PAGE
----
“Why didn’t we learn about this stuff earlier? I can’t believe I’m in college and this is the first time I’m learning in class about present-day racism, sexism, and homophobia.” These are the types of comments that I often hear from students in the classes I teach on Urban Education, Youth Identities, and Gender & Education. Once, a white young woman, a graduate student, broke down in tears during class as she opened up about her sense of shame. She was outraged about the indignities experienced by poor children of color in urban schools and she felt ashamed that she was previously unaware of these realities. I can see on their faces when it begins to dawn on them that not only have their educations been amiss in preparing them to take action against injustice, they have not even been given the tools to see or acknowledge the inequalities of which they themselves are a part.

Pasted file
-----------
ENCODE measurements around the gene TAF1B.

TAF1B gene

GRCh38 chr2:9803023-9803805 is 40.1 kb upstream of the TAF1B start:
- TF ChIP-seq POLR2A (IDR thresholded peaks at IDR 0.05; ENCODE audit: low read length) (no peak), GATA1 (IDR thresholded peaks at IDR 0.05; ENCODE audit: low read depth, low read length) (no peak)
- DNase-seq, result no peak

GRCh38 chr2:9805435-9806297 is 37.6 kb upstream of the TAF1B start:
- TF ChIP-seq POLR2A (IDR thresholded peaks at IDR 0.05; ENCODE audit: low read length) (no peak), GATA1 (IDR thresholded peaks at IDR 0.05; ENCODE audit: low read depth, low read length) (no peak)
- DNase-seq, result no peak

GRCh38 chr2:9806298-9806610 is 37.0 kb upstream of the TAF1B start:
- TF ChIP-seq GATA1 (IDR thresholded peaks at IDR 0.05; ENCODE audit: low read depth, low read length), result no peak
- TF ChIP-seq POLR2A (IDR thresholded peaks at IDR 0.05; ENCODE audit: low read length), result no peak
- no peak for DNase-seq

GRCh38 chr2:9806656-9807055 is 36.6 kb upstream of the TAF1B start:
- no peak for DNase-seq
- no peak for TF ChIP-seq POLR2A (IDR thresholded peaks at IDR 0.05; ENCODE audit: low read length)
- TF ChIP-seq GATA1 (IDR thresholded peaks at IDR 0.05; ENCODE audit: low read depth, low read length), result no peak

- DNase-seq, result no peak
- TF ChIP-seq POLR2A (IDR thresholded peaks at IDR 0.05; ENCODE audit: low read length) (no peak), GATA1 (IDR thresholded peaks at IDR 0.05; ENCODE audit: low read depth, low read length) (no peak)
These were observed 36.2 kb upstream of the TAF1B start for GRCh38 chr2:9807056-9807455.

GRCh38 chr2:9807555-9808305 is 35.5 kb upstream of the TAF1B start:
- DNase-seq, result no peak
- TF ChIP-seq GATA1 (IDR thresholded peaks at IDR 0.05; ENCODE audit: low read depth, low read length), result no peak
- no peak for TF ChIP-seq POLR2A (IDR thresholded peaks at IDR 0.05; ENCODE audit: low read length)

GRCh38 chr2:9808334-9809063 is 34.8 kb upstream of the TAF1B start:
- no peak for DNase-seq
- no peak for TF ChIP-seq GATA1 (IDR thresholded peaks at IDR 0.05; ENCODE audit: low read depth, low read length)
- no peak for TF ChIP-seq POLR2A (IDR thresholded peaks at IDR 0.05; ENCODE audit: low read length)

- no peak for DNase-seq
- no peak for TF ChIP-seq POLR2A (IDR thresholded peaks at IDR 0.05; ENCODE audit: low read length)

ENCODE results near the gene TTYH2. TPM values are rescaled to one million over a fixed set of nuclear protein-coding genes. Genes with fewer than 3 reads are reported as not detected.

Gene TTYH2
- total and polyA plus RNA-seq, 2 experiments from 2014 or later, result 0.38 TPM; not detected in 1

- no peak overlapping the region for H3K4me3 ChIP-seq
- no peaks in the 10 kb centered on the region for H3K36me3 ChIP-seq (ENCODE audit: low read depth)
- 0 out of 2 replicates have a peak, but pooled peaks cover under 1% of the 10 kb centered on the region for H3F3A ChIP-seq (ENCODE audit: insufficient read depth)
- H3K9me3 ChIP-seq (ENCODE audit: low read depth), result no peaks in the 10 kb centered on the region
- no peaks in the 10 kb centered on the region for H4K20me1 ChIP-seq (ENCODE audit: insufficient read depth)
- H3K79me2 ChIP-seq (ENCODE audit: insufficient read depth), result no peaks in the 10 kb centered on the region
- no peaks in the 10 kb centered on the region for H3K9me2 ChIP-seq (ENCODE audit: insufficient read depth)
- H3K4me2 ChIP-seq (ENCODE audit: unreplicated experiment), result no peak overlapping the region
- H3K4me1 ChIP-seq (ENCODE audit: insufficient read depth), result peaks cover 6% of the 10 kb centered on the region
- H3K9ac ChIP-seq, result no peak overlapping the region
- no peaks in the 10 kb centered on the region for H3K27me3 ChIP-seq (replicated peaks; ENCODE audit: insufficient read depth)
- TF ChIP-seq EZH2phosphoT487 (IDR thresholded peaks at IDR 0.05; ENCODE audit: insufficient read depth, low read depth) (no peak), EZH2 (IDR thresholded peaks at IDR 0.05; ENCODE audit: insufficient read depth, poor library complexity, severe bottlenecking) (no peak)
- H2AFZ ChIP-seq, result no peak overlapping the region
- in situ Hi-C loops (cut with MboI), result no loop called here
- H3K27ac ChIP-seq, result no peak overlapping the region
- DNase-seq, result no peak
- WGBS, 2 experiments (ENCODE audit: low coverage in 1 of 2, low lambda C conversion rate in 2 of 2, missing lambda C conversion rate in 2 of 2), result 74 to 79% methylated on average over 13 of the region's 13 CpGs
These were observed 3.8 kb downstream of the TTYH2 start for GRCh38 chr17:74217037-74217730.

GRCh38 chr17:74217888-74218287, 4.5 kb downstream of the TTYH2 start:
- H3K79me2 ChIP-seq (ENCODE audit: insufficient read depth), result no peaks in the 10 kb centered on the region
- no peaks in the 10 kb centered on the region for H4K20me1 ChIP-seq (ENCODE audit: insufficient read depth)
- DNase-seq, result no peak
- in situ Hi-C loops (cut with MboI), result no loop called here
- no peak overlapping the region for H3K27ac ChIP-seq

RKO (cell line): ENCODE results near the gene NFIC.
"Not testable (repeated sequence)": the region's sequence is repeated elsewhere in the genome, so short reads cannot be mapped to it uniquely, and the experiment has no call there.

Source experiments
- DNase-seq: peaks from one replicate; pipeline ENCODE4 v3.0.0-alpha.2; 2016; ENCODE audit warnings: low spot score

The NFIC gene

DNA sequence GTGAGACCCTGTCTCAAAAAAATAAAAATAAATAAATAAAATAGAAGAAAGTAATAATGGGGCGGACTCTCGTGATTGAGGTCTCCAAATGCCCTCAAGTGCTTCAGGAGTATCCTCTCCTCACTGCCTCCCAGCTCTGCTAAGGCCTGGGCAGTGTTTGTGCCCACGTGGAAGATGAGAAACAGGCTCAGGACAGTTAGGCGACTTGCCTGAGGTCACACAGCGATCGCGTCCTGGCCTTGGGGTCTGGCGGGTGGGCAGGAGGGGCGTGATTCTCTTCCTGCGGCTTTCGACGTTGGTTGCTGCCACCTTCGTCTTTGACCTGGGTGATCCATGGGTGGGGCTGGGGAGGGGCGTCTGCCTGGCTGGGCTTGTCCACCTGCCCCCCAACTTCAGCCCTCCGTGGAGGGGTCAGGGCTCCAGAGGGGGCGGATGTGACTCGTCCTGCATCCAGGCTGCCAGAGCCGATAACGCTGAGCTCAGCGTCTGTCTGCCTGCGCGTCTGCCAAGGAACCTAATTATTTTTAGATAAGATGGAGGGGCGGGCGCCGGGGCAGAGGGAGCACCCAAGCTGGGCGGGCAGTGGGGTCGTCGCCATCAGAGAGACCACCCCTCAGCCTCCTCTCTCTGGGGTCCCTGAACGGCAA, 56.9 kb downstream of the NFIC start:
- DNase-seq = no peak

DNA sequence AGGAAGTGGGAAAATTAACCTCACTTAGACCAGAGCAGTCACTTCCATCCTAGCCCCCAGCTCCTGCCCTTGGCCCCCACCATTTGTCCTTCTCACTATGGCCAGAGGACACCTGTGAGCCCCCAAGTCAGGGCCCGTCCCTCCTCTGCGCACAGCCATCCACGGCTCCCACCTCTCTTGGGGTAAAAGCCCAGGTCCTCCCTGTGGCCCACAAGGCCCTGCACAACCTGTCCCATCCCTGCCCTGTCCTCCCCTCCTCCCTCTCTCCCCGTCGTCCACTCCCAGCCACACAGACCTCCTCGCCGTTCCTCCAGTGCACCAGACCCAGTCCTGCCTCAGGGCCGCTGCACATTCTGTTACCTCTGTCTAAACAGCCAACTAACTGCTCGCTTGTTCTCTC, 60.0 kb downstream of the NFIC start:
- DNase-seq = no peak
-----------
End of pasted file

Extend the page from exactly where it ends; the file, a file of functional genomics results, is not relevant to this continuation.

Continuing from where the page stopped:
2014 was marked by protests across the nation insisting that Black Lives Matter. Many decry the justice system, which has failed to indict officers and vigilantes who have killed unarmed black children, while girl victims receive little notice in the press. We have an urgent need to tell and listen to deeper, more nuanced stories about these youth and other youth of color who remain either invisible or hyper-visible in marked, stereotyped ways.